Unlike AR and VR headsets, which provide a personal and solitary experience, projection mapping can be enjoyed by many people at the same time. Hans Stucken, global marketing manager of AV Stumpfl, agrees that the technology brings people together in new and meaningful ways.
“You don’t need AR glasses or VR headsets for a great projection mapping experience and can still hug your loved ones and record the experience on your mobile phone – without feeling isolated. On the contrary, if done well, projection mapping events become beautiful communal experiences.”
A number of specific industries are ripe for incorporating this mixed reality projection mapping technology. Take retail, for instance. Insider Trend’s Cate Trotter notes a number of opportunities for this market.
“Retailers could use projection mapping tech to change the perceived layout of the store based on the movements a customer makes. Or it could be used to show colour options for a particular product. A kitchen and bathroom supplier could use it to project example designs and layouts onto a table when discussing options with clients.”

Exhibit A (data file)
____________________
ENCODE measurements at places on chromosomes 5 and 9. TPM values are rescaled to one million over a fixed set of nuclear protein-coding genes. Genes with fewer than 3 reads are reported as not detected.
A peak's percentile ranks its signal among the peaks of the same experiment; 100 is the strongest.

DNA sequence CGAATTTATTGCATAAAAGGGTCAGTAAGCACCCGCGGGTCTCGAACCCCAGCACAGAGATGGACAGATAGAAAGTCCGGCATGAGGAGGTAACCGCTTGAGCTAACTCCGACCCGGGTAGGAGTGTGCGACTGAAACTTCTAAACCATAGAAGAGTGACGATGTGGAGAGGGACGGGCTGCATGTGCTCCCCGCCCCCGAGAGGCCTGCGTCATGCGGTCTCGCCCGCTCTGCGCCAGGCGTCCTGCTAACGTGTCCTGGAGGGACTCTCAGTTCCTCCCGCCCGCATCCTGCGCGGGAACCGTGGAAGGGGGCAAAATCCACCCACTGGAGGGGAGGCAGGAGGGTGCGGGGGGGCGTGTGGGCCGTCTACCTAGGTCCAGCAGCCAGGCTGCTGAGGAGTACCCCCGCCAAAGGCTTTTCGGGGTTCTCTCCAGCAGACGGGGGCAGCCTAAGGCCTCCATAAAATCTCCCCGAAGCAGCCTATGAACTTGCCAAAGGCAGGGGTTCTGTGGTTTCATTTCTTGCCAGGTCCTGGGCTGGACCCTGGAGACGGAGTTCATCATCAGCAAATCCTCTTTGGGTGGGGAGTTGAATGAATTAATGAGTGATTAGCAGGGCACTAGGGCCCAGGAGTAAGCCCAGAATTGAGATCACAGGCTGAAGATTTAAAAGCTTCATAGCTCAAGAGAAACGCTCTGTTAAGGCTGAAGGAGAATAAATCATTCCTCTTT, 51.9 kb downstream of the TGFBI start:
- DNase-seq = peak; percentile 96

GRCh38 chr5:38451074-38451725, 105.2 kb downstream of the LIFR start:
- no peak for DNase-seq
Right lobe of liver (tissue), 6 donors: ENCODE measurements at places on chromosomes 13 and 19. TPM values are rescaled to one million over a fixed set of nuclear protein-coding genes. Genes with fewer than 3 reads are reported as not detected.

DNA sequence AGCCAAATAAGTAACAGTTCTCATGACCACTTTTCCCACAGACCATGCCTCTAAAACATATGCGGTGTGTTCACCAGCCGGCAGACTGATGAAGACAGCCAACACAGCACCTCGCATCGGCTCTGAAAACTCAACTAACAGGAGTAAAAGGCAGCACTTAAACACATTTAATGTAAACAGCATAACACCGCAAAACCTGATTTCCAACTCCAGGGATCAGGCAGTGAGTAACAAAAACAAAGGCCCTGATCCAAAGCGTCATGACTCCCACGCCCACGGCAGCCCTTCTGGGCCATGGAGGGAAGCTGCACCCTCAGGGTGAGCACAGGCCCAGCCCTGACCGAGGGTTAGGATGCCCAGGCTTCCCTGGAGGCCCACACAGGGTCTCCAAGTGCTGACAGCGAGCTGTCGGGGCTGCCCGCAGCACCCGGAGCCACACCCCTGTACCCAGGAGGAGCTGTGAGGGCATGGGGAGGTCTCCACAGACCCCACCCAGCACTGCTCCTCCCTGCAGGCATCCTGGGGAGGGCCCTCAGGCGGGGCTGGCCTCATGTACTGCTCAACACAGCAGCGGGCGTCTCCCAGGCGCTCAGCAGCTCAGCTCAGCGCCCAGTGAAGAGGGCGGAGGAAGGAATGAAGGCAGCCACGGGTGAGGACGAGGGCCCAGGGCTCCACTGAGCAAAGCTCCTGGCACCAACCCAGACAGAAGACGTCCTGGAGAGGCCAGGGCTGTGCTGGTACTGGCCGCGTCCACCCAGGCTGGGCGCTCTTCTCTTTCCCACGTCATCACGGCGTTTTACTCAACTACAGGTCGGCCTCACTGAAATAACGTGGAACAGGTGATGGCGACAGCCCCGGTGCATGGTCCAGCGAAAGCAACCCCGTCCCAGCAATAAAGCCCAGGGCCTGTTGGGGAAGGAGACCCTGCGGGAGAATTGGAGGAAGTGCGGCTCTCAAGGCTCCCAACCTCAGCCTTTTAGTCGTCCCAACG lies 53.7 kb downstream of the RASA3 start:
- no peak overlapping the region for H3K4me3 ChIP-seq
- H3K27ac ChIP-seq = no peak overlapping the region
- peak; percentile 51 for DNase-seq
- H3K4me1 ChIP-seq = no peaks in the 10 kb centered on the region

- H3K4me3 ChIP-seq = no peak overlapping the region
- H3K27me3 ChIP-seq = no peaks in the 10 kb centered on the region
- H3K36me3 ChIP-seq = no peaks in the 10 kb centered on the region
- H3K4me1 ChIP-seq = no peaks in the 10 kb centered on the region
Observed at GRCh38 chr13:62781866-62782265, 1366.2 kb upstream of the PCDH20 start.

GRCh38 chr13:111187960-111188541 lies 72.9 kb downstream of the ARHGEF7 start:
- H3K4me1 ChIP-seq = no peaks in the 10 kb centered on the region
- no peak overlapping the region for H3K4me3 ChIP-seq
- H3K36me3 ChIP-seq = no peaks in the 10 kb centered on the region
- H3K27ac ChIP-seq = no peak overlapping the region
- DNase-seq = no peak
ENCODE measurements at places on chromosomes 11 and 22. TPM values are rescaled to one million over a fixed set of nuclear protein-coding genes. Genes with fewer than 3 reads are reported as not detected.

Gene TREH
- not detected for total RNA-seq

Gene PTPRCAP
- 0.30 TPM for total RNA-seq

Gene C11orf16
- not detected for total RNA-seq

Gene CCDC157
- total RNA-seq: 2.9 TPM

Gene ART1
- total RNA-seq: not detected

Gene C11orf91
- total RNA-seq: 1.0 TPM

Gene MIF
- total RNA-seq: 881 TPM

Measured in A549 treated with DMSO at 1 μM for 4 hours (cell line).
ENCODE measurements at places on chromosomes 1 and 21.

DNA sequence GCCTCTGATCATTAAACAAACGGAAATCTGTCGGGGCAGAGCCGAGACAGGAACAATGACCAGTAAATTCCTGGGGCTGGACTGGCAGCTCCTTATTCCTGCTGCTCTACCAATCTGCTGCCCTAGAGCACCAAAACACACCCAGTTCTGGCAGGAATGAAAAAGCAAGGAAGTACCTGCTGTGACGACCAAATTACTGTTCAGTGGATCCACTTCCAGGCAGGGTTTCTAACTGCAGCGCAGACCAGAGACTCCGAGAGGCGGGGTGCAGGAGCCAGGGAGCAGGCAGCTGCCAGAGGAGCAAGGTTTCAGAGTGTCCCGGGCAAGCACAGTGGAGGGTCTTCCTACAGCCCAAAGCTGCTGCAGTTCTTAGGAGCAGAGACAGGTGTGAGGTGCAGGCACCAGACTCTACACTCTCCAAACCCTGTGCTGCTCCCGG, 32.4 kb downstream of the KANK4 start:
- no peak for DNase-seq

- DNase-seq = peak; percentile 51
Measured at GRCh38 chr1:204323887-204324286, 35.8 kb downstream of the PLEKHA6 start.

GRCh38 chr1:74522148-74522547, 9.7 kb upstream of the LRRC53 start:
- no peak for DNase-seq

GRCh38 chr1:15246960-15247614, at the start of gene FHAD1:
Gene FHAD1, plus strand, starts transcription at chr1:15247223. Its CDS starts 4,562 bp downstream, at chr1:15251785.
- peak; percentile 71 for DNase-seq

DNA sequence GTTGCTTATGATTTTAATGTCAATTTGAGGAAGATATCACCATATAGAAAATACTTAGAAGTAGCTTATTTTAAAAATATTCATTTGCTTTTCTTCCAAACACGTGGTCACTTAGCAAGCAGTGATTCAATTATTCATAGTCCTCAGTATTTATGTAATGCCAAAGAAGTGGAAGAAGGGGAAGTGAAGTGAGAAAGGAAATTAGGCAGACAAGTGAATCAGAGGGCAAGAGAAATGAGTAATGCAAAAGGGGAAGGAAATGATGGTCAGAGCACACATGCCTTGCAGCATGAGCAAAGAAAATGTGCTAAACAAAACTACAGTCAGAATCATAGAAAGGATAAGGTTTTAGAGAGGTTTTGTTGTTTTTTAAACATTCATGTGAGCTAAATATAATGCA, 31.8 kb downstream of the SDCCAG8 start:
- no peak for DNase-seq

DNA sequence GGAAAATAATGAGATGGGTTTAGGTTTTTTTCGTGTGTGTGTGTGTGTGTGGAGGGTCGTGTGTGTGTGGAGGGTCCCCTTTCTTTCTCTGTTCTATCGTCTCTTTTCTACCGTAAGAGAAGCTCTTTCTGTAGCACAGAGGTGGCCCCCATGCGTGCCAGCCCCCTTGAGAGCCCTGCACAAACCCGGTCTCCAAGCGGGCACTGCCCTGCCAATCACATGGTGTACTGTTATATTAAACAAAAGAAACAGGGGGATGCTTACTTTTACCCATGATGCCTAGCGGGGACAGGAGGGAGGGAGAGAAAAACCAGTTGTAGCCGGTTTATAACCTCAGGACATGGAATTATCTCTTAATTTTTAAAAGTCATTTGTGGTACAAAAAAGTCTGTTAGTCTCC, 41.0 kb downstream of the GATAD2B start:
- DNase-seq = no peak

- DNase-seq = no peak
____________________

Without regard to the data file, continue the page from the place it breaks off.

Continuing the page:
As one of the first industries to adopt new AV technologies, museums are leading the way with mixed reality projections. Alamo Corporation’s Melody Craigmyle says that virtual and mixed reality displays are some of the most innovative experiences she sees at museums.
“At the National Geographic museum in Washington D.C., visitors are transported to the Tomb of Christ at the Church of the Holy Sepulchre to see this amazingly resorted historic site in Jerusalem.”
VR glasses and edge blended projection help visitors feel as though they’re walking through the tomb and seeing the artwork and architecture in the flesh.
How Mixed and Augmented Reality Projections Change Audience Experiences
The versatility of mixed reality projections is important, but so is the ability for organizations to create them. Luckily, recent industry developments have made these kinds of projects more accessible and affordable.